“Everywhere there’s a large commission, there’s a high probability of a rip-off.” Charlie Munger
Brokers work for whoever is cutting them a check. This iron law of finance is indisputable.
Selling health insurance plans serves as Hiroshima to the Nagasaki of broker-pushed financial products; these are the twin ground zeros for financial exploitation.
NPR recently disclosed conflicts of interests and perverse incentives infecting the marketing of health insurance to corporations.
“Set sail for Bermuda,” says insurance giant Cigna, offering top-selling brokers five days at one of the island’s luxury resorts.
If surfing’s your thing – how’s about this gem:
Health Net of California’s pitch is not subtle: A smiling woman in a business suit rides a giant $100 bill like it’s a surfboard. “Sell more, enroll more, get paid more!” In some cases, its ad says, a broker can “power up” the bonus to $150,000 per employer group.
Sticking with the sports-related theme:
Not to be outdone, New York’s EmblemHealth promises top-selling brokers “the chance of a lifetime”: going to bat against the retired legendary New York Yankees pitcher Mariano Rivera.
Finally, the same company touts its own definition of limitless:
“The more subscribers you enroll … the bigger the payout.” Bonuses, it says, top out at $100,000 per group, and “there’s no limit to the number of bonuses you can earn.”
Incentives determine the choice of plans brokers present to clients. The costs of the commissions are built into the premiums clients pay. Replace health insurance with annuities and you get the distribution model of many financial products.
Eric Campbell, director of research at the University Of Colorado Center for Bioethics and Humanities, sums this situation up. “It’s a classic conflict of interest … Denying this effect is like denying that gravity exists.”
Incentives like these motivate brokers to “churn” accounts and constantly look to change health plans or investments to collect a fresh batch of commissions. This is great for salespeople but damaging to the health and wealth of consumers.
A big problem in health care and financial services is, unlike in real estate, there’s no distinction between buyers’ or sellers’ agents.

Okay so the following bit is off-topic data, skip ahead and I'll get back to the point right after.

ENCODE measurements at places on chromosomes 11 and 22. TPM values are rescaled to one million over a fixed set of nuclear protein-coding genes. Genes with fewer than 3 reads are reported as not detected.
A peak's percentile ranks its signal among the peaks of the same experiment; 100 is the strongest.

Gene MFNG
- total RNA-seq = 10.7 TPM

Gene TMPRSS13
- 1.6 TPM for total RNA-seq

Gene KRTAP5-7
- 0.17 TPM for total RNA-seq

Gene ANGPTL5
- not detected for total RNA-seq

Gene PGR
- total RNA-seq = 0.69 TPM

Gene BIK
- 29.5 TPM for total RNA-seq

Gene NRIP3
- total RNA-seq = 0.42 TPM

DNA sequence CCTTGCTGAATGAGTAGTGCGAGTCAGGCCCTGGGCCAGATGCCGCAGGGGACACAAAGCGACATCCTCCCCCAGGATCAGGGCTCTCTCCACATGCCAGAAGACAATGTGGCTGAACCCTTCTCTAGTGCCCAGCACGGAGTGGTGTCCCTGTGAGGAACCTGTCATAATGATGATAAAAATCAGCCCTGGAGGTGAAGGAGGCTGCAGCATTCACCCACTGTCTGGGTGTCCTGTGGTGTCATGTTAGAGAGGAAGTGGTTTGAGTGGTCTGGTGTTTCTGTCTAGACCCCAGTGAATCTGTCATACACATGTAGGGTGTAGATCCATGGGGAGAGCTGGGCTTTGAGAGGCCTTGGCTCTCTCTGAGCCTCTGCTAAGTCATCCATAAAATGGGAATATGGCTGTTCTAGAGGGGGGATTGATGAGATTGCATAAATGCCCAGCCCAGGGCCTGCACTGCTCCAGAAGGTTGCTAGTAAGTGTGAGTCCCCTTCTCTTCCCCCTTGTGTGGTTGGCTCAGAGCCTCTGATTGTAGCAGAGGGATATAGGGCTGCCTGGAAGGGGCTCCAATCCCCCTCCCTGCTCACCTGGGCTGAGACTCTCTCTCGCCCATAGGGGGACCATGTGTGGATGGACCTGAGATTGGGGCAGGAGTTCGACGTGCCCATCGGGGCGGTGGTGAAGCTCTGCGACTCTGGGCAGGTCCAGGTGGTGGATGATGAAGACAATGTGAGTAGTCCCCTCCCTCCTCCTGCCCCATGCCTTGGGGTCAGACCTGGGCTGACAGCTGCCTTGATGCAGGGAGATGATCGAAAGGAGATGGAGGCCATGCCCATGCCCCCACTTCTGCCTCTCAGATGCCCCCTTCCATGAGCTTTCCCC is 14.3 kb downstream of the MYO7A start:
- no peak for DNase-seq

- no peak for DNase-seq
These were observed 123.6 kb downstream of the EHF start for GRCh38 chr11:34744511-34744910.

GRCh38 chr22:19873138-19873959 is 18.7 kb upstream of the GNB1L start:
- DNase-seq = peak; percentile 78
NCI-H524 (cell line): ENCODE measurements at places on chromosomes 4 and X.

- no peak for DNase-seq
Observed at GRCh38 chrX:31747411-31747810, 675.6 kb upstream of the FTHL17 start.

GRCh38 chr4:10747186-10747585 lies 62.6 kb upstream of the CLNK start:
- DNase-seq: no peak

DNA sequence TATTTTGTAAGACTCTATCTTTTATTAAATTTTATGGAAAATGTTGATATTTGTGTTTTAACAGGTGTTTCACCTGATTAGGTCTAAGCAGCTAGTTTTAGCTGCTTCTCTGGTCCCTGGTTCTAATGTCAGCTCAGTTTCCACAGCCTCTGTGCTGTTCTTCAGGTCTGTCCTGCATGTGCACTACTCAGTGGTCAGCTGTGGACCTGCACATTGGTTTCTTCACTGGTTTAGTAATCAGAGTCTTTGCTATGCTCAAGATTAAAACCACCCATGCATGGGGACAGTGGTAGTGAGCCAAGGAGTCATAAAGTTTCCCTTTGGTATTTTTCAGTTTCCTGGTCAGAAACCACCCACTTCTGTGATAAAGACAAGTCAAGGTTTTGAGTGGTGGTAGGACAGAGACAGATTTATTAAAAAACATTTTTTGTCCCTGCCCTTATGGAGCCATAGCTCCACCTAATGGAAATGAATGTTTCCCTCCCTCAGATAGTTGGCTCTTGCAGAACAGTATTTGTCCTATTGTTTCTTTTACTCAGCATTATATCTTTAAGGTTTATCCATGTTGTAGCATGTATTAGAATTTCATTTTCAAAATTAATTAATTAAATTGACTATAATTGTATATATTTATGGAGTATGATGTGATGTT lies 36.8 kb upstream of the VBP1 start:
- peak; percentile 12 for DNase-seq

Though not perfect, as my colleague Michael Batnick points out, real estate transactions are much more transparent than those in financial services or health care.
In a real estate transaction, brokers are required to clearly state who they are working for, the buyer or the seller of the home. Revealing this information enables potential home buyers to understand their true motivations.
This isn’t the case when investors purchase expensive mutual funds or insurance products from a financial salesperson. Most are clueless about commission scales.
Often, salespeople will give the impression that they are representing you, the buyer (though they won’t come out and actually confirm that). As the investor, you might believe that they are representing your best interest. In reality, they may be sellers’ agents, pushing products that generate the highest fees or fancy vacations. These perks are subsidized by YOU.
In health insurance and finance, murky rules at best mislead clients about inherent conflicts of interest. At worst, encourage them.
When in doubt, ask this simple question to your salesperson regarding compensation: Who is writing you a check?
The answer speaks volumes about which side he/she is on.
Source: “Insurers Hand Out Cash and Gifts To Sway Brokers Who Sell Employer Health Plans by Marshall Allen”, NPR